Ueyama Y.,Research Institute of National Rehabilitation Center for Persons with Disabilities
Lecture Notes in Computer Science (including subseries Lecture Notes in Artificial Intelligence and Lecture Notes in Bioinformatics) | Year: 2014

We evaluated the efficiency of robotic therapy for stroke survivors by using a computational approach in motor theory with a stroke rehabilitation model. In computational neuroscience, hand movement can be represented by population coding of neuronal preferred directions (PDs) in the motor cortex. We modeled the recovery processes of arm movement in conventional and robotic therapies as reoptimization of PDs in different learning rules, and compared the efficiencies after stroke. Conventional therapy did not induce complete recovery of stroke lesions, and the neuronal state depended on the training direction. However, robotic therapy reoptimized the PDs uniformly regardless of the training direction. These observations suggest that robotic therapy may be effective for recovery and not have a negative effect on motor performance depending the training direction. Furthermore, this study provides computational evidence to promote robotic therapy for stroke rehabilitation. © 2014 Springer International Publishing.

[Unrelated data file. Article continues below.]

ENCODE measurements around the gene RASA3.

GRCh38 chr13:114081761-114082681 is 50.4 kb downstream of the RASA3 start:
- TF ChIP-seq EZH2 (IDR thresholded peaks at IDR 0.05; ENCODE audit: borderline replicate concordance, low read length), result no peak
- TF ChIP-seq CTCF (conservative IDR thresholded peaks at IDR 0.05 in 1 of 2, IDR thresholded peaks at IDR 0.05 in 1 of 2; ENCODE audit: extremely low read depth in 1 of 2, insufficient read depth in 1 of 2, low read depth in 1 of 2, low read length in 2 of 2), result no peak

Ueyama Y.,Research Institute of National Rehabilitation Center for Persons with Disabilities
Lecture Notes in Computer Science (including subseries Lecture Notes in Artificial Intelligence and Lecture Notes in Bioinformatics) | Year: 2014

We propose a computational model for anti-Bayesian sensory integration of human behavioral actions and perception in the size-weight illusion (SWI). The SWI refers to the fact that people judge the smaller of two equally weighted objects to heavier when lifted. Many aspects of human perceptual and motor behavior can be modeled with Bayesian statistics. However, the SWI cannot be explained on the basis of Bayesian integration, and the nervous system is thought to use two entirely different mechanisms to integrate prior expectations with current sensory information about object weight. Our proposed model is defined as a state estimator, combining a Kalman filter and a H∞ filter. As a result, the model not only predicted the anti-Bayesian estimation of the weight but also the Bayesian estimation of the motor behavior. Therefore, we hypothesize that the SWI is realized by a H∞ filter and a Kalman filter. © Springer International Publishing Switzerland 2014.